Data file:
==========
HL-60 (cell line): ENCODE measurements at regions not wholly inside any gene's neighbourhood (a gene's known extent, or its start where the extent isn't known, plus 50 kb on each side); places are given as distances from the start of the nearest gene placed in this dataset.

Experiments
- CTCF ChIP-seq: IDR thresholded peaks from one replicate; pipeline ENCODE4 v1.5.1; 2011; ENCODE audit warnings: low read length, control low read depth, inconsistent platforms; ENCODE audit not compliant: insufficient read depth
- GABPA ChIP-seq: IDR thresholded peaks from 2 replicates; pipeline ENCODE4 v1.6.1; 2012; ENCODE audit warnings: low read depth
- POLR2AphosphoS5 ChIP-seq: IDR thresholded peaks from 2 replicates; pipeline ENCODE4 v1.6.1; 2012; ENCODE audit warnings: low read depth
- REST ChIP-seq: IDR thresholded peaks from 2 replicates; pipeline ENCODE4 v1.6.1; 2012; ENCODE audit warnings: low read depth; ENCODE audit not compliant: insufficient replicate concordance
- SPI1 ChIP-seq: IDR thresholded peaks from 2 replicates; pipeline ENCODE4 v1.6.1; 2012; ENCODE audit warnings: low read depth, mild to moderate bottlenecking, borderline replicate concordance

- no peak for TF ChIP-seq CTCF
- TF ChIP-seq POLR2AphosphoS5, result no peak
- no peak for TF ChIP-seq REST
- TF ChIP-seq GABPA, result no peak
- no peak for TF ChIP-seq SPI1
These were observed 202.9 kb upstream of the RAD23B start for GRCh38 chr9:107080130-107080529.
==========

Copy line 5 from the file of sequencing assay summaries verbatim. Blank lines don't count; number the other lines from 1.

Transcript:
- POLR2AphosphoS5 ChIP-seq: IDR thresholded peaks from 2 replicates; pipeline ENCODE4 v1.6.1; 2012; ENCODE audit warnings: low read depth